Test Watches Silent Approved ( STW or QSTW)

A silent test watch is a portable electronic timepiece used to calibrate other watches and clocks.

It is often referred to as STW (silent test watch), QSTW, or service watch.

This device is normally carried by an official in the military or intelligence agencies while on duty; its function is not for the user’s personal use, but to be available when needed in the field.

The STW was invented as a result of older methods being insufficiently accurate and too bulky for comfortable carry. It consists of either one battery-powered quartz oscillator running at a known, stable frequency (such as 32 kHz) with the addition of a voltage-controlled crystal oscillator that operates over a much larger range, up to several GHz. These provide a reference frequency and timing signal, respectively, which can be used to adjust the accuracy of other clocks or watches by comparing them with it. The STW operates continuously in order to maintain its accuracy, while other timepieces are typically used for short period measurements (e.g., seconds) connected to an external source such as a laboratory standard.

The STW is sometimes called a “beats per second” instrument because its output pulses at a known rate that is determined by the frequency stability of the 32 kHz oscillator.

The use of GPS receivers instead of internal clock sources has led some governments to discontinue their use; others still issue them as general-purpose equipment for military personnel. In September 2011, the U.S. Air Force announced that they were decommissioning their STWs; the units have been replaced by GPS-aided devices, which do not require periodic calibration.

A silent test watch is a portable electronic timepiece used to calibrate other watches and clocks or to generate known timings for tests of equipment under development. All modern versions use at least one quartz crystal oscillator synchronized with an external standard such as WWV from Fort Collins [3]. Its function is not for the user’s personal use, but to be available when needed in the field. This device is normally carried by an official in the military or intelligence agencies while on duty; its function is not for the user’s personal use, but to be available when needed in the field.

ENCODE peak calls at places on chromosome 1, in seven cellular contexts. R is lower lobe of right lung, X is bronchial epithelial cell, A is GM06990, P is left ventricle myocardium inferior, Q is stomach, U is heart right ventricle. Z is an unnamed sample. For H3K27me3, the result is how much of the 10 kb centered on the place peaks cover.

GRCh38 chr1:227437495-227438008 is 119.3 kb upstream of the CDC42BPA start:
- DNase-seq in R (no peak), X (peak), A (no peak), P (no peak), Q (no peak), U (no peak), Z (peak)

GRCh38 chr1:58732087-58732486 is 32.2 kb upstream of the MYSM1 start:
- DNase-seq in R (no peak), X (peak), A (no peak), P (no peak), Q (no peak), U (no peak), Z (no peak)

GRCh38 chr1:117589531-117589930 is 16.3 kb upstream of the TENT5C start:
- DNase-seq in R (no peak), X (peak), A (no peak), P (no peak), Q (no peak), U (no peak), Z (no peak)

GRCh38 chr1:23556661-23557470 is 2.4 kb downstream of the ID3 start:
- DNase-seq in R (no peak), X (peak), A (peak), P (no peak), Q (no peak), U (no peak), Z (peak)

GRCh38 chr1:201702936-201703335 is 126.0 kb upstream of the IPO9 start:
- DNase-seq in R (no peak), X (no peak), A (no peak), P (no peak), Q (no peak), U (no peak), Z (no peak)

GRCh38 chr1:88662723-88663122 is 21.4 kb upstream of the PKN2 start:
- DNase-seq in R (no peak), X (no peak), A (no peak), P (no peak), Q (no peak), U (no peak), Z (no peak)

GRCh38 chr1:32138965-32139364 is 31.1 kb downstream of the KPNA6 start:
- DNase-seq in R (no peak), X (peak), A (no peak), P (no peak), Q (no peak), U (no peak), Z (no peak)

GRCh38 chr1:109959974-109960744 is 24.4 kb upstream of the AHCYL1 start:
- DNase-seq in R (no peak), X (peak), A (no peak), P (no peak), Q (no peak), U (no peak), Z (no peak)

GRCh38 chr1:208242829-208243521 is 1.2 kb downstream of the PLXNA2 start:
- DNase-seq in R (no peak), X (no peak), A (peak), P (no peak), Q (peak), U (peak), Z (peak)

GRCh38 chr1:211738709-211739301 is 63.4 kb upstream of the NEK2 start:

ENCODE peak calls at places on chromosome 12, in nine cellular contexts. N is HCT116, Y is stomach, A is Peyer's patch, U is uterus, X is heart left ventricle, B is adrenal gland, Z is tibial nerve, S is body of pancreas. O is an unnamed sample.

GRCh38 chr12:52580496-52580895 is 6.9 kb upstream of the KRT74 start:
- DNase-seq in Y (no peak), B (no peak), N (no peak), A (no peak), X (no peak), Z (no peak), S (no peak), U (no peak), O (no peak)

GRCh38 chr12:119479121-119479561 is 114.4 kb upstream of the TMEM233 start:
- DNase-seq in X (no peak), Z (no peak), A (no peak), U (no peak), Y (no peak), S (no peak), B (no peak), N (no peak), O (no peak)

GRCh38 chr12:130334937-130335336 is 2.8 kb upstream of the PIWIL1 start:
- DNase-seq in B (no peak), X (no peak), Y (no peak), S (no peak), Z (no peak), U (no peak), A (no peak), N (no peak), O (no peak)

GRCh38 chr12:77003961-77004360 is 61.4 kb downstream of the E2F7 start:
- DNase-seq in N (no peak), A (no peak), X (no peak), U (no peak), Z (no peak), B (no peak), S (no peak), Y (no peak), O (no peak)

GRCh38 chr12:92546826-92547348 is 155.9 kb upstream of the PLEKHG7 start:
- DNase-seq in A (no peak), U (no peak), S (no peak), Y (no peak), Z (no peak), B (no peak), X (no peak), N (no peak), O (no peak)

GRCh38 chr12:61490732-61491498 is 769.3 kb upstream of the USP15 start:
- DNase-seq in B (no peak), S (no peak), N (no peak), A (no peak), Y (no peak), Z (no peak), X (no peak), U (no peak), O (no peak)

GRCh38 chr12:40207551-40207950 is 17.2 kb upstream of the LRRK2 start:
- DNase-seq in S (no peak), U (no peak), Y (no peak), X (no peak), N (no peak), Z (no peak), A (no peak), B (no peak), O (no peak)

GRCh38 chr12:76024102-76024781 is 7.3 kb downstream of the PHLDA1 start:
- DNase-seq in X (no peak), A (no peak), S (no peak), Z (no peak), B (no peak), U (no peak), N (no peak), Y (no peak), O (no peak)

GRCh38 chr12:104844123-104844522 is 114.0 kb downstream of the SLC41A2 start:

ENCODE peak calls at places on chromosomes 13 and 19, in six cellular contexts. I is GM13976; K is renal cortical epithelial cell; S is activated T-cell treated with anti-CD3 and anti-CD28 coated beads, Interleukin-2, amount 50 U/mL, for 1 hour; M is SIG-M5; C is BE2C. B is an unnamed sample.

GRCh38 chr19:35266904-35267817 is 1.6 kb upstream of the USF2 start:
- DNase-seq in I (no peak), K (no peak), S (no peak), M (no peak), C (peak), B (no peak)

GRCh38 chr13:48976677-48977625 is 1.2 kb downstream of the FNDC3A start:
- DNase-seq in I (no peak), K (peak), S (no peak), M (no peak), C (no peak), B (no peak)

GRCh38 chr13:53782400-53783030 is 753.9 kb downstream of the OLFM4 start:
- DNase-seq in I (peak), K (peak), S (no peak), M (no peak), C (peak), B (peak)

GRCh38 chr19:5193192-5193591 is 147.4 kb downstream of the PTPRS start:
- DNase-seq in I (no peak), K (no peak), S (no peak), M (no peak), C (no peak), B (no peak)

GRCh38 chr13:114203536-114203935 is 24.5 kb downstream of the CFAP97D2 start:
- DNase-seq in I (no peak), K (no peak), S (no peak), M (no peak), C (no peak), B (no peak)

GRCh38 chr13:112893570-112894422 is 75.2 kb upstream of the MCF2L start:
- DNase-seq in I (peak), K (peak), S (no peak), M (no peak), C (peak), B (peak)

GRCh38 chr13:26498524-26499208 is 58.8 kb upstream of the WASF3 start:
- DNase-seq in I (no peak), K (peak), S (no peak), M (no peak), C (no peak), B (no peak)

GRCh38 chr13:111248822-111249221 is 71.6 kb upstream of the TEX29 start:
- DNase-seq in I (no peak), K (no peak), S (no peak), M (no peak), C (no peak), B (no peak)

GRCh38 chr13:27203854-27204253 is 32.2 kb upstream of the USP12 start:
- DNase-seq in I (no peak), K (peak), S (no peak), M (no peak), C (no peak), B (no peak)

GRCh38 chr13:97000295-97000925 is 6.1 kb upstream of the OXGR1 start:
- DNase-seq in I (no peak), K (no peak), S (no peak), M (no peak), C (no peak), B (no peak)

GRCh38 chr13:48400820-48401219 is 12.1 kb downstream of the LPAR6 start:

It is often referred to as STW (silent test watch), QSTW, or service watch. This device is used for calibration, time transfer, and frequency stability checks on equipment including clocks for commercial, industrial, and scientific purposes; atomic clocks; pneumatic transport delays in telephone exchanges; quartz-controlled transmitters for radio navigation beacons (LORAN); accelerometers; inertial guidance systems.

The STW was invented as a result of older methods being insufficiently accurate and too bulky for comfortable carry. It consists of either one battery-powered quartz oscillator running at a known, stable frequency (such as 32 kHz) with the addition of a voltage-controlled crystal oscillator that operates over a much larger range, up to several GHz. These provide a reference frequency and timing signal, respectively, which can be used to adjust the accuracy of other clocks or watches by comparing them with it. The STW operates continuously in order to maintain its accuracy, while other timepieces are typically used for short period measurements (e.g., seconds) connected to an external source such as a laboratory standard.